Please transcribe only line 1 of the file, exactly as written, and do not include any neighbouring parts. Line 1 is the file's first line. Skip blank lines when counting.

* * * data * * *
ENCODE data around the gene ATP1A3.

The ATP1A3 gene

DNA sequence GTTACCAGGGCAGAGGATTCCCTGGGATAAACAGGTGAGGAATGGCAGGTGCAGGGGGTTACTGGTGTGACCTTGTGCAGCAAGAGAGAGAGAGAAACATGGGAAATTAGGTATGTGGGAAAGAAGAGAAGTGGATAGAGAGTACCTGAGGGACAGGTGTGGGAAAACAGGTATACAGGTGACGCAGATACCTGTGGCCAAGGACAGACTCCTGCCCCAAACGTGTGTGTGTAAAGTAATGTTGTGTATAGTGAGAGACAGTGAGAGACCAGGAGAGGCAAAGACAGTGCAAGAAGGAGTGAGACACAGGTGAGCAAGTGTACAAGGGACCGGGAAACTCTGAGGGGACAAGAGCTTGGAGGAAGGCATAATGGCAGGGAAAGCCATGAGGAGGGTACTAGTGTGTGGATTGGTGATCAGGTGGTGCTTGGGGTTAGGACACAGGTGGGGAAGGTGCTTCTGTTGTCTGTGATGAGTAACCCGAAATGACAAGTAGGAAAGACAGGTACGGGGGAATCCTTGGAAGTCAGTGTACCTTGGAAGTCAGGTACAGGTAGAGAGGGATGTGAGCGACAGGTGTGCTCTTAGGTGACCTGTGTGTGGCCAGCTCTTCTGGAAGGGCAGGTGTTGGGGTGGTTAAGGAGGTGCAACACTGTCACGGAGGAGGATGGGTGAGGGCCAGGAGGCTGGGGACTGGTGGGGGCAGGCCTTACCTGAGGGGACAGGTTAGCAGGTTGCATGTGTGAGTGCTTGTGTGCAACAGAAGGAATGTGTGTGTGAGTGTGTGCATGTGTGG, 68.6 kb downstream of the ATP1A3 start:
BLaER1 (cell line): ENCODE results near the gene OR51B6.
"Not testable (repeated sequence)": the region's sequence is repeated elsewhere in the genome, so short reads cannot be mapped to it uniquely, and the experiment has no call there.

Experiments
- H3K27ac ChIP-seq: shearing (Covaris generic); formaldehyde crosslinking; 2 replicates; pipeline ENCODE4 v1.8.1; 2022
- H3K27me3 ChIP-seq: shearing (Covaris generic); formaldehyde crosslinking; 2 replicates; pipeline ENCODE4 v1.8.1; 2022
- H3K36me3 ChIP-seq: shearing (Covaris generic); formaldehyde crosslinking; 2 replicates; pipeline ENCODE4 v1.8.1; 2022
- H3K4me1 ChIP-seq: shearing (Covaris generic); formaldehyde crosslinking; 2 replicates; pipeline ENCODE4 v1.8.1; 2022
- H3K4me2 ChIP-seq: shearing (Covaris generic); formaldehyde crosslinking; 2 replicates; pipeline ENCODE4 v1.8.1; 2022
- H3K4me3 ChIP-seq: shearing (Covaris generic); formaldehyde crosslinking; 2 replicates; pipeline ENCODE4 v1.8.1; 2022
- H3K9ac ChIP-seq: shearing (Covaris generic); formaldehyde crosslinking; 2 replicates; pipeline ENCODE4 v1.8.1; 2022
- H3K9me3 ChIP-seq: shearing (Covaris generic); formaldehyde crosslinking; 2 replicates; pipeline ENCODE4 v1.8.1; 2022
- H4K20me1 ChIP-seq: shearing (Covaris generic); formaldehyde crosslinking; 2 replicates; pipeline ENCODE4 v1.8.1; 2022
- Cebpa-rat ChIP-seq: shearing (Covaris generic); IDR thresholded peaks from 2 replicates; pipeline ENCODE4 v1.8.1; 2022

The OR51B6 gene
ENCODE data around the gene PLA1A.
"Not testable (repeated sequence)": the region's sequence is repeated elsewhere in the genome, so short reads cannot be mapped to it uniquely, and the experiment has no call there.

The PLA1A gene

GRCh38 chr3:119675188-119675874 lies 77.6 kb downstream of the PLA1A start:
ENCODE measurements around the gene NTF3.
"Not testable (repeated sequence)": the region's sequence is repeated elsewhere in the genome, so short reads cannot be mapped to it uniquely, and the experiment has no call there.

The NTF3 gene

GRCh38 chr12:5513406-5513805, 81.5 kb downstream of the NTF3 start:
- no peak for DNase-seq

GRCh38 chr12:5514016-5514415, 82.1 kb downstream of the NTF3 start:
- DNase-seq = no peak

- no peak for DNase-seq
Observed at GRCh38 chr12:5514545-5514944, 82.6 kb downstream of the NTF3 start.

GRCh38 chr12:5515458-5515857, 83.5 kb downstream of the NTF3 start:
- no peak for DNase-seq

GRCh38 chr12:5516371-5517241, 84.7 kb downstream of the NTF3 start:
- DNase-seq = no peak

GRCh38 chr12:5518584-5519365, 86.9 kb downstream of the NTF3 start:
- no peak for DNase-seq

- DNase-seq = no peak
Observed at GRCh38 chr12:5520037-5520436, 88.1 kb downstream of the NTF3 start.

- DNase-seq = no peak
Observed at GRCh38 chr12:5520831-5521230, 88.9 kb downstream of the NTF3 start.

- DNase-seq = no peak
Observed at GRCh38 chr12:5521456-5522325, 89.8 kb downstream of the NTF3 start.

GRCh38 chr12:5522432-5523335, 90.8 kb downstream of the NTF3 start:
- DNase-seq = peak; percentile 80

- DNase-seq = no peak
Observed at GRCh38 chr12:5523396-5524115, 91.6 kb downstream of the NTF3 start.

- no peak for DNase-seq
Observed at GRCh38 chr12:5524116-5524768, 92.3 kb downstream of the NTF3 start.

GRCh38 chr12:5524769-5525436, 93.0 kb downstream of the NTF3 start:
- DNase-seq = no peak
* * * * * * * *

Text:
ENCODE data around the gene ATP1A3.